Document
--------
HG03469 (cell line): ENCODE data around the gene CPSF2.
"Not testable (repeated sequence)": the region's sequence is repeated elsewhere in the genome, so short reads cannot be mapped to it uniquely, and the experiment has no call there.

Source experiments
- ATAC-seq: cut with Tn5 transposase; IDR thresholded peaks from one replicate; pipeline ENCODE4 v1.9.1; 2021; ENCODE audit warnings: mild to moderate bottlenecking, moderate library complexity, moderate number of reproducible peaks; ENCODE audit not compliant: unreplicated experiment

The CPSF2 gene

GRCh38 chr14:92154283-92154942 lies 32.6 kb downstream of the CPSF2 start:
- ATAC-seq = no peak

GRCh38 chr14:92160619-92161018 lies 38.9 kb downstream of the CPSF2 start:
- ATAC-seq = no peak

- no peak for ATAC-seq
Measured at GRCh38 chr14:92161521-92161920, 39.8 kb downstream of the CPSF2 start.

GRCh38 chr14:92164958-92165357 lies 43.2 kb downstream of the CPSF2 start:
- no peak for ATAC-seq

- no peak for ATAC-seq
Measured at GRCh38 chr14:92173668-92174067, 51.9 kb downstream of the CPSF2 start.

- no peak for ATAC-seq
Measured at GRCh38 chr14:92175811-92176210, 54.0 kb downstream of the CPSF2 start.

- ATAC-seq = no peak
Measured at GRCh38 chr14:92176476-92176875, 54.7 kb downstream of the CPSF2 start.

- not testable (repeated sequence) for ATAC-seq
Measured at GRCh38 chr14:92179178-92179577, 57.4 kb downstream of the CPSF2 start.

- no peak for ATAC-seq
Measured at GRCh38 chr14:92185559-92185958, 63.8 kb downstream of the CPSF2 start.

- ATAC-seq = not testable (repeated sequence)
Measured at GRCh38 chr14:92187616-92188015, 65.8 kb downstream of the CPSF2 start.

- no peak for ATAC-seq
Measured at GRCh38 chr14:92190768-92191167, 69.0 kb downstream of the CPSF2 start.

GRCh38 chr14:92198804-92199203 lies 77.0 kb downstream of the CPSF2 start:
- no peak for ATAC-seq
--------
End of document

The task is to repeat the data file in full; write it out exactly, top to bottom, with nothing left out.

HG03469 (cell line): ENCODE data around the gene CPSF2.
"Not testable (repeated sequence)": the region's sequence is repeated elsewhere in the genome, so short reads cannot be mapped to it uniquely, and the experiment has no call there.

Source experiments
- ATAC-seq: cut with Tn5 transposase; IDR thresholded peaks from one replicate; pipeline ENCODE4 v1.9.1; 2021; ENCODE audit warnings: mild to moderate bottlenecking, moderate library complexity, moderate number of reproducible peaks; ENCODE audit not compliant: unreplicated experiment

The CPSF2 gene

GRCh38 chr14:92154283-92154942 lies 32.6 kb downstream of the CPSF2 start:
- ATAC-seq = no peak

GRCh38 chr14:92160619-92161018 lies 38.9 kb downstream of the CPSF2 start:
- ATAC-seq = no peak

- no peak for ATAC-seq
Measured at GRCh38 chr14:92161521-92161920, 39.8 kb downstream of the CPSF2 start.

GRCh38 chr14:92164958-92165357 lies 43.2 kb downstream of the CPSF2 start:
- no peak for ATAC-seq

- no peak for ATAC-seq
Measured at GRCh38 chr14:92173668-92174067, 51.9 kb downstream of the CPSF2 start.

- no peak for ATAC-seq
Measured at GRCh38 chr14:92175811-92176210, 54.0 kb downstream of the CPSF2 start.

- ATAC-seq = no peak
Measured at GRCh38 chr14:92176476-92176875, 54.7 kb downstream of the CPSF2 start.

- not testable (repeated sequence) for ATAC-seq
Measured at GRCh38 chr14:92179178-92179577, 57.4 kb downstream of the CPSF2 start.

- no peak for ATAC-seq
Measured at GRCh38 chr14:92185559-92185958, 63.8 kb downstream of the CPSF2 start.

- ATAC-seq = not testable (repeated sequence)
Measured at GRCh38 chr14:92187616-92188015, 65.8 kb downstream of the CPSF2 start.

- no peak for ATAC-seq
Measured at GRCh38 chr14:92190768-92191167, 69.0 kb downstream of the CPSF2 start.

GRCh38 chr14:92198804-92199203 lies 77.0 kb downstream of the CPSF2 start:
- no peak for ATAC-seq